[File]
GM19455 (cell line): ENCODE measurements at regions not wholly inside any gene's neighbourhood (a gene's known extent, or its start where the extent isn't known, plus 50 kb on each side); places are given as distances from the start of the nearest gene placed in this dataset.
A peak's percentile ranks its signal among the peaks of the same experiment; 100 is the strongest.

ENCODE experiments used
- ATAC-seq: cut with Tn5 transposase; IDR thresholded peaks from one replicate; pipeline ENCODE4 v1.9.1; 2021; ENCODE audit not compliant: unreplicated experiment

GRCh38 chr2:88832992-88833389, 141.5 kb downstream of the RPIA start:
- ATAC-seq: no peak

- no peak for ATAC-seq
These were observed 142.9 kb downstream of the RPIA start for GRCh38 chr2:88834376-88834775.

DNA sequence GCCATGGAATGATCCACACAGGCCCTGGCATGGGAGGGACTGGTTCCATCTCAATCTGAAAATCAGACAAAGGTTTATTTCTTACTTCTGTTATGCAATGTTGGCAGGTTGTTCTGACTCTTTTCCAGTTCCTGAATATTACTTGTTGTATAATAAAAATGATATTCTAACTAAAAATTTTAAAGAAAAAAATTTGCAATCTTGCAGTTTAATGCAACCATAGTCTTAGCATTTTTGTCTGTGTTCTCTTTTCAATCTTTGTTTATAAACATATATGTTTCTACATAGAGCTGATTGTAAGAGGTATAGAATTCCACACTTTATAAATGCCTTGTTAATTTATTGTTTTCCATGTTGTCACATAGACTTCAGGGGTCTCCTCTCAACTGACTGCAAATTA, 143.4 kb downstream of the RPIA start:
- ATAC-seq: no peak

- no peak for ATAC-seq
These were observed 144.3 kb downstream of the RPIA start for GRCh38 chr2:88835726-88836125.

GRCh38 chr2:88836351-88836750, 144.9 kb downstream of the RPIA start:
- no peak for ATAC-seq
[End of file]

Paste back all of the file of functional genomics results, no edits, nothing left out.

GM19455 (cell line): ENCODE measurements at regions not wholly inside any gene's neighbourhood (a gene's known extent, or its start where the extent isn't known, plus 50 kb on each side); places are given as distances from the start of the nearest gene placed in this dataset.
A peak's percentile ranks its signal among the peaks of the same experiment; 100 is the strongest.

ENCODE experiments used
- ATAC-seq: cut with Tn5 transposase; IDR thresholded peaks from one replicate; pipeline ENCODE4 v1.9.1; 2021; ENCODE audit not compliant: unreplicated experiment

GRCh38 chr2:88832992-88833389, 141.5 kb downstream of the RPIA start:
- ATAC-seq: no peak

- no peak for ATAC-seq
These were observed 142.9 kb downstream of the RPIA start for GRCh38 chr2:88834376-88834775.

DNA sequence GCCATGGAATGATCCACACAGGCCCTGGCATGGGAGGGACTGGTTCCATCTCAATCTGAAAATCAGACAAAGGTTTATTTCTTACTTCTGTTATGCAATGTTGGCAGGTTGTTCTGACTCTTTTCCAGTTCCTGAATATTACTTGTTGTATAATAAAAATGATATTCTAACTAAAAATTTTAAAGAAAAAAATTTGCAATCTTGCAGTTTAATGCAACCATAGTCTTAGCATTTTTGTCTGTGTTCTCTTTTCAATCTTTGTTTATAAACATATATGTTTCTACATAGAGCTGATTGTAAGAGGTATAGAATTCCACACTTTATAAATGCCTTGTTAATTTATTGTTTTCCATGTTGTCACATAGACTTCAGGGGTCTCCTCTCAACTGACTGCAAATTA, 143.4 kb downstream of the RPIA start:
- ATAC-seq: no peak

- no peak for ATAC-seq
These were observed 144.3 kb downstream of the RPIA start for GRCh38 chr2:88835726-88836125.

GRCh38 chr2:88836351-88836750, 144.9 kb downstream of the RPIA start:
- no peak for ATAC-seq